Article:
Today was a lot of why I always enjoyed academic-style research but ultimately left it. We ran into an issue over the weekend that prevented us from getting something done before users hopped back on Monday morning.The task of the day today (Monday) was to get it solved so we don’t run into the same problem this weekend and could have the system ready by next Monday.
This consisted of throwing around a lot of ideas, building prototypes and testing to see how well they worked and if they could get it done in time. I loved it. Designing experiments and gathering data is exciting and a big reason why I went to grad school.
But after working on it all day, we didn’t get convincing enough to be confident that, come Sunday, we wouldn’t have to tell the client that we’re going to delay again. We threw most of that work away (well, tucked it in the back pocket in case something similar shows up to take advantage of it) and ended up building a solution that will continuously until it’s done without affecting users, avoiding the requirement of running during off-hours over the weekend, but at the cost of potentially taking more than the weekend before completion. The users don’t mind not having the product done Monday or Thursday, but the stakeholders really don’t want to have to send out another email saying things are pushed back again.
Hooray! Solved! And without making promises that we aren’t confident about keeping! But I can’t help but feel a little bummed that most of the days work (all that exciting work!) was mostly for naught. This is one of the reasons why I found more frustration than fulfillment in academia; that a significant fraction of effort is spent on experiments and data that will ultimately go towards maybe a small paper or poster, but mostly own personal development.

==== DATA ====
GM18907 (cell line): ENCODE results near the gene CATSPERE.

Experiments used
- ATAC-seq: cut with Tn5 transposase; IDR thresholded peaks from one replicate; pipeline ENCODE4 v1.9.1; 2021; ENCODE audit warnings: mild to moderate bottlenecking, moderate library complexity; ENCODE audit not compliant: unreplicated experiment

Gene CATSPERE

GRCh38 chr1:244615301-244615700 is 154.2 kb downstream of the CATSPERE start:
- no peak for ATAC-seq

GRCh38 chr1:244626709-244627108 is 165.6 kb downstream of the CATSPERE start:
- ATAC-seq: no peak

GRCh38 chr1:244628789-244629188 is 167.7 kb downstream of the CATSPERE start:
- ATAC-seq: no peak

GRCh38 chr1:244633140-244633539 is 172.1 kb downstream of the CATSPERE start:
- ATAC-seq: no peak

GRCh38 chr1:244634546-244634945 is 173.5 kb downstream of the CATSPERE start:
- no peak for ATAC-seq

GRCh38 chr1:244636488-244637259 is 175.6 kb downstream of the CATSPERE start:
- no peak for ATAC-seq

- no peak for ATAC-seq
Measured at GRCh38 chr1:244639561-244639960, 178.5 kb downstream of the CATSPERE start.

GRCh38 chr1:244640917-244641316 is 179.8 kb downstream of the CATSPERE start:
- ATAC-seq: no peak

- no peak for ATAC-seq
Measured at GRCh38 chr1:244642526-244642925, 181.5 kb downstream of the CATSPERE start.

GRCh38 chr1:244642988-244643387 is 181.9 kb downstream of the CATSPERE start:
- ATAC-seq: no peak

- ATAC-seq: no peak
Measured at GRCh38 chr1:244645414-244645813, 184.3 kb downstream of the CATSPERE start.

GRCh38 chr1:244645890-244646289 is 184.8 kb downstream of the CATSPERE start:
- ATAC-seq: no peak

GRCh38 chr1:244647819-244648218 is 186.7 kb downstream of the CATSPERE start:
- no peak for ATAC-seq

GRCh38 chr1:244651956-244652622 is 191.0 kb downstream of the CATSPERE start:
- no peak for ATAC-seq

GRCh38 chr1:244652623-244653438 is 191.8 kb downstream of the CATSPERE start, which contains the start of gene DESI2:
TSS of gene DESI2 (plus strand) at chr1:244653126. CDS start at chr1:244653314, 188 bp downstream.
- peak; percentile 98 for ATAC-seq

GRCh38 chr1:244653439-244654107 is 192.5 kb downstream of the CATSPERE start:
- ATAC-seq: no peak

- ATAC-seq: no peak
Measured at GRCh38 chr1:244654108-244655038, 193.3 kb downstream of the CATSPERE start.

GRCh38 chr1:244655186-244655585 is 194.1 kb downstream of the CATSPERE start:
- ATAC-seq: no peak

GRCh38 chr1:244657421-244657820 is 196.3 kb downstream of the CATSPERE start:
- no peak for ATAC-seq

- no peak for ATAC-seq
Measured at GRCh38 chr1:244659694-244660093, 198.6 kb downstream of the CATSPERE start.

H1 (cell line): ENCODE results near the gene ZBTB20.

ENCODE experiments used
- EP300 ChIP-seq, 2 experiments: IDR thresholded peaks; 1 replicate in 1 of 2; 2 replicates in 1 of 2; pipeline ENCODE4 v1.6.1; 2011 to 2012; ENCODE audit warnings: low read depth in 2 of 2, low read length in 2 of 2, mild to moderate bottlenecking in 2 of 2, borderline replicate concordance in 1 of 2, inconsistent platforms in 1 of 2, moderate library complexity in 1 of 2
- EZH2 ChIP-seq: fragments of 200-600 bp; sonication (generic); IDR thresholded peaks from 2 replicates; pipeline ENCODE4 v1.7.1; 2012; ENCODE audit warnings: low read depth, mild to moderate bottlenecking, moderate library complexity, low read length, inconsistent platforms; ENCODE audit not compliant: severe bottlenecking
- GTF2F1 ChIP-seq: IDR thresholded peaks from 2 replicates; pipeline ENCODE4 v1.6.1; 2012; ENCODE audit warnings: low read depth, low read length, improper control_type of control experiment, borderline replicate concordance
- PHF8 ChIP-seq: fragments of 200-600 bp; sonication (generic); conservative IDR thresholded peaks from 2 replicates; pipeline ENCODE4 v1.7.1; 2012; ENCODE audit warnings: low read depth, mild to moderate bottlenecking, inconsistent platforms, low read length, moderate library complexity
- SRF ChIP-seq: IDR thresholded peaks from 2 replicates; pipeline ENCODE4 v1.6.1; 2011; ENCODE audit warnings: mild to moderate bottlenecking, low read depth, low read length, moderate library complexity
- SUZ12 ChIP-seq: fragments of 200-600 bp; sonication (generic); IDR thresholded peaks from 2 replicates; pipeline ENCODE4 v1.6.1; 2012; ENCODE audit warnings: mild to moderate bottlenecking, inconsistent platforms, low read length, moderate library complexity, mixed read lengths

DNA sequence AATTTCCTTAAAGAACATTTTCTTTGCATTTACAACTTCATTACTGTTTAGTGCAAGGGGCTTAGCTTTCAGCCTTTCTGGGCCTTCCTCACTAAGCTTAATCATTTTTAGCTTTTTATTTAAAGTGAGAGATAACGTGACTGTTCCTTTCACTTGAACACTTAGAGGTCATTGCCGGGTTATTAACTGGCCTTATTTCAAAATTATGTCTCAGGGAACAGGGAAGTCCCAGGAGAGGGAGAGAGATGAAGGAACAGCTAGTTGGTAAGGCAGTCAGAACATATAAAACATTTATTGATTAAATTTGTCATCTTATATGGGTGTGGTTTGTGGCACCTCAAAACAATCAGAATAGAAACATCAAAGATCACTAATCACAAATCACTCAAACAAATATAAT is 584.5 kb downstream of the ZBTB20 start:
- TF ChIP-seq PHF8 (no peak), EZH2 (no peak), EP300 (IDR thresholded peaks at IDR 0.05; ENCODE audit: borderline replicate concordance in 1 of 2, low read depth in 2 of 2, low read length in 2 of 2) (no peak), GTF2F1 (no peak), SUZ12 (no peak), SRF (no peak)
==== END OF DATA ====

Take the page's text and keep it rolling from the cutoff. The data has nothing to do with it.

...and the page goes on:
In our case today, we could have avoided the “wasteful” work if we had realized that we did not want to promise then fail to deliver on that promised date. The only way we’d confidence to make a completion date promise was to have nearly zero uncertainty about completion date, which requires huge safety factors on projections or just doing the entire thing and well seeing when it completed. The cone of uncertainty can pretty wide.
Academia is really good at finding solutions to problems, but can be kind of terrible in identifying what the problems really are. If I was back in grad school with the same problem, I likely would have kept working on optimizing and shaving a hours, minutes, seconds off my projections until I had something within the target date with a safety factor of 2 (or should we do 3? Maybe 4 is enough). Academic Brett would have kept on working to solve that exciting, interesting problem, rather than think about what problem I’m really trying to solve. Which may be fun! Especially whenever things work, but can quickly enter the realm of very-not-fun when they don’t and that whole day/week of work felt wasted trying to solve the wrong problem.